Friday, March 13, 2015

Los Angeles Religious Education Congress Day 1 Reflections

Today I had the opportunity to go to the annual Los Angeles Religious Education Congress at the Anaheim Convention Center.   I wasn't the only one! It was very crowded and full of people seeking out ways of growing their faith and the faith of those around them.

The first lecture I went to was by Rabbi Michael Lokter speaking on the topic "What every serious Christian should know about Judaism".  I found his lecture very interesting and informative and was able to purchase his book A Christian's Guide to Judaism.  If the book is half as good as his lecture it will be an excellent read.   I think so often that we as Christians take for granted Jewish beliefs.  We read the Old Testament and get some basic instruction on what "Jewish Practice" was like before Christ and we scratch our heads wondering why the Jews missed Jesus as the Messiah.

Rabbi Lokter did a great job explaining to us why that is and it seems to ultimately come down to two ideas.  First, who God is and Second who the Messiah is.  Apparently both of these questions are not satisfactorily or even coherently answered by Christianity in the Jewish mind. I also learned that while Christianity is interested primarily with the afterlife,  Judaism is interested primarily with what we have here on earth now and what we are to do to better the world around us for God.   The afterlife in Judaism is not focused on much.    Differences like this, once understood, can really lead to some fruitful discussions between our faith traditions, and is far better than understanding a mere caricature of each other.

The second lecture I attended was by Fr. Joe Kempf speaking on the topic "What do you See in the Mirror".   I was able to first hear Fr. Joe speak last year about the Sacrament of Reconciliation and I was very impressed with his pastoral nature and this lecture today did not disappoint either.   Fr. Joe has a "pal" named Big Al that is a puppet he uses to teach children and make children's videos with.  Apparently he has been doing this for some time as everyone seems to know all about it.   Since I was a convert just last year to Catholicism I had no idea who this "Big Al" was and it was pretty comical to see all the middle aged folks get so excited to see Big Al and take pictures of him! The little I saw of Big Al and Fr Joe though makes it clear why people love him so much, he touches on heart issues and real world struggles and helps people figure out how to get through the hard times of life and how much God loves us.   I picked up a book and DVD and am hoping to introduce my own kids to Big Al now!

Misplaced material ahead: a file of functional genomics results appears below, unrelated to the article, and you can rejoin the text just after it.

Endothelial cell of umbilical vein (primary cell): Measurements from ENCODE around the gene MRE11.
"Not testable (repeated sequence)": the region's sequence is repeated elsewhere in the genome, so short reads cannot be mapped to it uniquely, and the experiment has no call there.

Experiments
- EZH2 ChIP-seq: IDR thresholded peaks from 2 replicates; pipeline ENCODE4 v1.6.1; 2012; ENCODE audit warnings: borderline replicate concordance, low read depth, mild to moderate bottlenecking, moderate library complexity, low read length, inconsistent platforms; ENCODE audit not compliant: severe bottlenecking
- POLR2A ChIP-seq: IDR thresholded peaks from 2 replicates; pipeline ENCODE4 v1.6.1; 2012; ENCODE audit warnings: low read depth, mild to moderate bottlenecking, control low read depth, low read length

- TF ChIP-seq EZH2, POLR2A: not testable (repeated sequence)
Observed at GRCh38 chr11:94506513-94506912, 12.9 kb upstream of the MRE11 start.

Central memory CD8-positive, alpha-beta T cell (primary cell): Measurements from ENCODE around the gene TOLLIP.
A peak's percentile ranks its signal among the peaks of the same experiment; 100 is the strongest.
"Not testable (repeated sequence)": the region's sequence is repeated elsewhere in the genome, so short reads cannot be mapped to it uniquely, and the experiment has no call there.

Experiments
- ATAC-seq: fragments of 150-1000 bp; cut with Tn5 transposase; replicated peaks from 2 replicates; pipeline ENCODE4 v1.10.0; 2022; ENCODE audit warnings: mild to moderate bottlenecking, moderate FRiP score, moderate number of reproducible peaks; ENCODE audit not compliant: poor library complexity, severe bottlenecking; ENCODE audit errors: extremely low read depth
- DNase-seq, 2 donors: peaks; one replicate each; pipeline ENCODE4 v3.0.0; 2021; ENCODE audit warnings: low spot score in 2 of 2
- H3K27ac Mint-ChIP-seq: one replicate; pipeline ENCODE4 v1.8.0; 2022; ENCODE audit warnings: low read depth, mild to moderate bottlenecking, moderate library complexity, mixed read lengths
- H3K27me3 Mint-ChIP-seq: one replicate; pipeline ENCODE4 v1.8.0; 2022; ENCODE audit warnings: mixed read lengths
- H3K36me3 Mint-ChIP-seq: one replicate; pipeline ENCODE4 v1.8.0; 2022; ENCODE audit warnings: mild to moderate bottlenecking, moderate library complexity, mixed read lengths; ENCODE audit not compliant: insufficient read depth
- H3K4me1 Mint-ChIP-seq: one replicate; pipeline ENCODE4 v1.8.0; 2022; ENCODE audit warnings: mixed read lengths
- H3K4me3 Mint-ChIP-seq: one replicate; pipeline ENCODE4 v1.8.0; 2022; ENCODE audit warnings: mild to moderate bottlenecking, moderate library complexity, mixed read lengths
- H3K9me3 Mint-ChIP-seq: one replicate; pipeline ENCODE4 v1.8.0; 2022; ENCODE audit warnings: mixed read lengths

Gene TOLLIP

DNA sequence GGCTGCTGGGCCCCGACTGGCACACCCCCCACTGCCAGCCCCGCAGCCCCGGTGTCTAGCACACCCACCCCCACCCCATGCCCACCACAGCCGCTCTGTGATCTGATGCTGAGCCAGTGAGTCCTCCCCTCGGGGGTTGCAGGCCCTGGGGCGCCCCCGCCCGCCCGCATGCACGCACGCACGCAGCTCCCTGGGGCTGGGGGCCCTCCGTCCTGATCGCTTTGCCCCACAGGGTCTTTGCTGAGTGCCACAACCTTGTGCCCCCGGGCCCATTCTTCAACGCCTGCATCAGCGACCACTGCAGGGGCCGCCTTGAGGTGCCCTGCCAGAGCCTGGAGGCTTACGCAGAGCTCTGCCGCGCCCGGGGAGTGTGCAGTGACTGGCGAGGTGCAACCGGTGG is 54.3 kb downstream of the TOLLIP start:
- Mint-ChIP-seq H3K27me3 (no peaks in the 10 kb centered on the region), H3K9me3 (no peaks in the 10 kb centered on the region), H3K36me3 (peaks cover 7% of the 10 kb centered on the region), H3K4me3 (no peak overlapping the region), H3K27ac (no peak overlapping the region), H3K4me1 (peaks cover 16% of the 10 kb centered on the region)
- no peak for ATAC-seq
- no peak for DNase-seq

My third workshop was a sobering one related to the atrocities of human trafficking.  Theresa Flores spoke about her own experience being trafficked as a teenager and has written a book of her story titled "The Slave Across the Street".  Theresa gave a lot of statistics and examples, but the biggest thing I think to take away was that Trafficking can happen to anyone anywhere and recognizing when someone may need help (even if they don't ask or admit it) is key to helping people gain freedom from their traffickers.

The day closed out with a choice of masses and I attended the "Black Culture Liturgy".  It was a beautiful mass and the priest gave a wonderful homily about loving others even when they don't love us back or when it is difficult.   I was lucky enough to sit next to a group of religious brothers from Hawaii and they were super friendly and we had a good time.   I think if they had an extra habit and ticket to Hawaii, they may have offered it to me......maybe I would have accepted!